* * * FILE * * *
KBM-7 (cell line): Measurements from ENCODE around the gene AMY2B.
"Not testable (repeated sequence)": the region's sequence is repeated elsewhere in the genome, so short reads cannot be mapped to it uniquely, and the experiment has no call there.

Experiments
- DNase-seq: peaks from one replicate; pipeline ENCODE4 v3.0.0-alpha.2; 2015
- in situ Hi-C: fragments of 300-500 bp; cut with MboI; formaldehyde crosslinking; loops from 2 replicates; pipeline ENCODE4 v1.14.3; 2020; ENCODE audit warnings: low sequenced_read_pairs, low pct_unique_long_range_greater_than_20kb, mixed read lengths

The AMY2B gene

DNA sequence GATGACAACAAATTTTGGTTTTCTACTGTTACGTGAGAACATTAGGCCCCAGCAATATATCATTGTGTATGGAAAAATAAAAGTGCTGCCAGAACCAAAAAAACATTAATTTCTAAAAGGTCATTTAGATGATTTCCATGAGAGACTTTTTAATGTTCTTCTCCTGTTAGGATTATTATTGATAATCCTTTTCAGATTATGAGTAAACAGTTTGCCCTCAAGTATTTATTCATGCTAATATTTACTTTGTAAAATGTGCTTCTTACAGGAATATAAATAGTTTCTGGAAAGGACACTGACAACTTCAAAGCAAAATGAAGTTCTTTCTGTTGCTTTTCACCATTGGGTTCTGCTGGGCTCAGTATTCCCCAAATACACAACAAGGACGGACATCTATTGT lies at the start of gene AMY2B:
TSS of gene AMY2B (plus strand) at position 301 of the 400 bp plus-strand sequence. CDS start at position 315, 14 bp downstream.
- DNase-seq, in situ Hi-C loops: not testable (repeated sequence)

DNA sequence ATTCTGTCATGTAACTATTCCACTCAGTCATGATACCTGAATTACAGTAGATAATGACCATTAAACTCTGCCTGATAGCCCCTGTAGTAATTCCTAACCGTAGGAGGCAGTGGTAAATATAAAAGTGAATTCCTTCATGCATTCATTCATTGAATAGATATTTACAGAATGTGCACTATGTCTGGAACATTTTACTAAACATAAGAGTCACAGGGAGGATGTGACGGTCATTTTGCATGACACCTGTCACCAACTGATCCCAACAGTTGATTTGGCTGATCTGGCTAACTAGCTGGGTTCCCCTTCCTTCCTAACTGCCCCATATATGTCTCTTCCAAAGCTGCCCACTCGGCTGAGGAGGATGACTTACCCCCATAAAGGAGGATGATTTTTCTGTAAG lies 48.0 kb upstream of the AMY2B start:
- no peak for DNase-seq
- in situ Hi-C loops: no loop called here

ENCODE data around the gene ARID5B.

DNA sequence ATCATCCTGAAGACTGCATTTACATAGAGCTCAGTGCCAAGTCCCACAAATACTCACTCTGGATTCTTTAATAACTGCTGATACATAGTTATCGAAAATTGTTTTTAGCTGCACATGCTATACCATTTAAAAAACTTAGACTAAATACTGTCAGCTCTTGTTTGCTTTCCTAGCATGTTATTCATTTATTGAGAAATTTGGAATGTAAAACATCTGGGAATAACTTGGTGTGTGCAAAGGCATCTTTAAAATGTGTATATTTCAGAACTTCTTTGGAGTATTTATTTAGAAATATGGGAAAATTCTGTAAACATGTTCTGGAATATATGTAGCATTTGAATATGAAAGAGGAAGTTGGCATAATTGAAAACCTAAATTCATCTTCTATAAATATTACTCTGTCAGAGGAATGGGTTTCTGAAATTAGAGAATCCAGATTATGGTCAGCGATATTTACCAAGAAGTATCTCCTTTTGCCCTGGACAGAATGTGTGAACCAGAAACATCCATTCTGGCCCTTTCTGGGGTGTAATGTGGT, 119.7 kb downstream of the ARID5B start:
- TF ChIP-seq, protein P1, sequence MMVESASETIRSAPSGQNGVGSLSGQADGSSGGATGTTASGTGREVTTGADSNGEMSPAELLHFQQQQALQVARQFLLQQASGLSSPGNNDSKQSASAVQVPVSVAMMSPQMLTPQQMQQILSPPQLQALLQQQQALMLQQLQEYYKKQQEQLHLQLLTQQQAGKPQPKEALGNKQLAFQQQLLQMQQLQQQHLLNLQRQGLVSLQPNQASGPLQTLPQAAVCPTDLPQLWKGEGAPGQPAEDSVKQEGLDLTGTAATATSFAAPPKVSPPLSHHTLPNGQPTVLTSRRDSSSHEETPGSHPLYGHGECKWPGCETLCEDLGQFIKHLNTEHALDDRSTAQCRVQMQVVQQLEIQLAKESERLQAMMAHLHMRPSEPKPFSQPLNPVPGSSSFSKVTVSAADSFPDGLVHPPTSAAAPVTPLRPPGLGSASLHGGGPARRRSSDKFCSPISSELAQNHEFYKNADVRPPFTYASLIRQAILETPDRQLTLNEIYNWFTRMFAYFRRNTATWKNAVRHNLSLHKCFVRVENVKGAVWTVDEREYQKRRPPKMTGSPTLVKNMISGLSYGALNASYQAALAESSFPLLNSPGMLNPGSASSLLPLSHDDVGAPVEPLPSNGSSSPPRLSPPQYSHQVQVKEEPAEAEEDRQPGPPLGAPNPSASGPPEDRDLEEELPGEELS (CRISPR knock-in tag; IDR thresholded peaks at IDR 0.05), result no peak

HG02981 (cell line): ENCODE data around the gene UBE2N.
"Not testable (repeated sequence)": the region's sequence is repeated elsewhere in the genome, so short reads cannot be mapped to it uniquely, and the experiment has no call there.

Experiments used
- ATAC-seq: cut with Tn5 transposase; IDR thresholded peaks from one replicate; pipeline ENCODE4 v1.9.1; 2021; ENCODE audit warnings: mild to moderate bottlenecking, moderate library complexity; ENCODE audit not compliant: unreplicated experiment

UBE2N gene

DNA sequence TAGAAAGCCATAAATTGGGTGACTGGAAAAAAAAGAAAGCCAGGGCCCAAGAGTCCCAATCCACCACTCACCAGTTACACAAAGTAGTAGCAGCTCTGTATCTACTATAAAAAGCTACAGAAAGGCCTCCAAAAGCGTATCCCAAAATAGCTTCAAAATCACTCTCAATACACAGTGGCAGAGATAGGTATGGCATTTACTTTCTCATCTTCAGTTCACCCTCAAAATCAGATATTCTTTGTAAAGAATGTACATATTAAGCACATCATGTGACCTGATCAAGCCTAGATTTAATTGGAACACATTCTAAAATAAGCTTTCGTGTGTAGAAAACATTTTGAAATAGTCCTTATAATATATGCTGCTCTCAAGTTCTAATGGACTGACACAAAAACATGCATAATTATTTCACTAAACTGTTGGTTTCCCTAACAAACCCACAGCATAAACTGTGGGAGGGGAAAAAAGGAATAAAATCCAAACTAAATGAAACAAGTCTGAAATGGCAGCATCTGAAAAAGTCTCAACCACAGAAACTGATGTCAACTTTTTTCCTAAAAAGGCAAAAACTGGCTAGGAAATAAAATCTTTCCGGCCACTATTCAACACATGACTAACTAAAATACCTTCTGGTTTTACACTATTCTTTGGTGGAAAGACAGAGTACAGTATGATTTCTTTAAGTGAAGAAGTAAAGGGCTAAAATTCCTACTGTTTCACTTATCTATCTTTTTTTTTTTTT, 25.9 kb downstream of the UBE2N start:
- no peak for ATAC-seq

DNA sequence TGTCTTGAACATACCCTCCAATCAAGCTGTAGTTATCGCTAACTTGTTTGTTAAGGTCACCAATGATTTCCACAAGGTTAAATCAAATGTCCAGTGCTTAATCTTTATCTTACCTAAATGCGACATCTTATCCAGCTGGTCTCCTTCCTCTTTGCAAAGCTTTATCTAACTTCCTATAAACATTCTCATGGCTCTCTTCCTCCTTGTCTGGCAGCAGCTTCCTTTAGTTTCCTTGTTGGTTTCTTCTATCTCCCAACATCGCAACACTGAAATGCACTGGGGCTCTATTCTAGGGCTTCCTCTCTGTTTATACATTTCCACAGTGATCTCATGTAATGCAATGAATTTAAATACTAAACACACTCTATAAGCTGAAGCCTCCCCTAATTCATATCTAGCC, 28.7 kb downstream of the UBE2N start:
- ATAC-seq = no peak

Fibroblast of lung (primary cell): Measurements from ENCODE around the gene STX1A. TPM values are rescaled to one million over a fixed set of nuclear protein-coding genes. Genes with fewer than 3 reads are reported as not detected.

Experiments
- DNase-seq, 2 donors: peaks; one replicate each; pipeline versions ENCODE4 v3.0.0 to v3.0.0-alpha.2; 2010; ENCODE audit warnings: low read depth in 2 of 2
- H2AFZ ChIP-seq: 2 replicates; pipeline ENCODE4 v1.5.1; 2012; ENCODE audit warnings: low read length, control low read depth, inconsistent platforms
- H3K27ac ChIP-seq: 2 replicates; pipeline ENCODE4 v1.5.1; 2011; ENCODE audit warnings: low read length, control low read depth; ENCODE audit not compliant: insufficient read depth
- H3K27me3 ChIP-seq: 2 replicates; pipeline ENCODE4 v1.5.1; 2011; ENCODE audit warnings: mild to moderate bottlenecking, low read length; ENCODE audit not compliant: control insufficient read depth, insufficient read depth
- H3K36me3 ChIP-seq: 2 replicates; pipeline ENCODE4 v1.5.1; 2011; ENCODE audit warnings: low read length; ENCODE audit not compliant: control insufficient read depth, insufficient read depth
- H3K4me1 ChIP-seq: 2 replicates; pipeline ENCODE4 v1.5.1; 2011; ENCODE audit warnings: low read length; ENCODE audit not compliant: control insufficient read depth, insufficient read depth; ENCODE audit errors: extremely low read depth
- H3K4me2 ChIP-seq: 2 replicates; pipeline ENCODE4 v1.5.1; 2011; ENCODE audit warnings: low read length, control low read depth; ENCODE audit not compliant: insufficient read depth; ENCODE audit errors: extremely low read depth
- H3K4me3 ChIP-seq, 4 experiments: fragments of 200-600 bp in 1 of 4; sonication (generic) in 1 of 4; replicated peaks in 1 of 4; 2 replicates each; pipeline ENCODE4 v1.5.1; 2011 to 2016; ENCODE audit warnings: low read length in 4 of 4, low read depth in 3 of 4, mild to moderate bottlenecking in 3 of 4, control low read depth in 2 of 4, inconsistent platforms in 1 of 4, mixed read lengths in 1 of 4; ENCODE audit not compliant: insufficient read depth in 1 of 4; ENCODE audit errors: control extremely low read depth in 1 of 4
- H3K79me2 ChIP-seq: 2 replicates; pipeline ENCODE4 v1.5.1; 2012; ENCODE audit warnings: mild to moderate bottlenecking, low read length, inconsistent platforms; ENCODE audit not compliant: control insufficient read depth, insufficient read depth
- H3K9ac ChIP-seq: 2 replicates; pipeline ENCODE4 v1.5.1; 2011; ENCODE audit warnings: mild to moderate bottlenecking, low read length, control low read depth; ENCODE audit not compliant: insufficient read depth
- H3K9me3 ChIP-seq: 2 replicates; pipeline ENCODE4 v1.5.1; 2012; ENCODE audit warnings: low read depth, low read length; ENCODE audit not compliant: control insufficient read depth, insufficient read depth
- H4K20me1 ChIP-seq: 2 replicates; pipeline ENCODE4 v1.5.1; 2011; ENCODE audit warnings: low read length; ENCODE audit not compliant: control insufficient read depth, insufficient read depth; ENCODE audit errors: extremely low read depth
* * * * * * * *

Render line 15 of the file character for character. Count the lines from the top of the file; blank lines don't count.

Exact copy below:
- TF ChIP-seq, protein P1, sequence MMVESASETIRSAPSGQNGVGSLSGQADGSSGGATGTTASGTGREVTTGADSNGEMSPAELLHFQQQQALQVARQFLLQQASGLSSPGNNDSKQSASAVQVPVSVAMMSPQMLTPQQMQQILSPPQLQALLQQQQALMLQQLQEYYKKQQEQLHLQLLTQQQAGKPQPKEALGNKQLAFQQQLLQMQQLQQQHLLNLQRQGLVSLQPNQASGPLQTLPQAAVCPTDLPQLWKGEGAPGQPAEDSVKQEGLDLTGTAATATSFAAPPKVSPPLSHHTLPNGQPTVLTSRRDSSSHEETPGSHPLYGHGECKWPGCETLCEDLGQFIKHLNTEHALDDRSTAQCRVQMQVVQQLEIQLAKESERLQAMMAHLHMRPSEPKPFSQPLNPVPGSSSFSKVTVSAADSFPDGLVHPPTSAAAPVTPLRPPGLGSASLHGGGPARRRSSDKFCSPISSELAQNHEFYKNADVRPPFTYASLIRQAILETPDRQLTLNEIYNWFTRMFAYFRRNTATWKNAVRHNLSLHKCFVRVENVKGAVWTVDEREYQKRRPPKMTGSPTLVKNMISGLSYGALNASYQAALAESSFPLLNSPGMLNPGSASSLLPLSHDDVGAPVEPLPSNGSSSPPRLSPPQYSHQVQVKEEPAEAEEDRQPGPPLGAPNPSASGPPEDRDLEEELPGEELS (CRISPR knock-in tag; IDR thresholded peaks at IDR 0.05), result no peak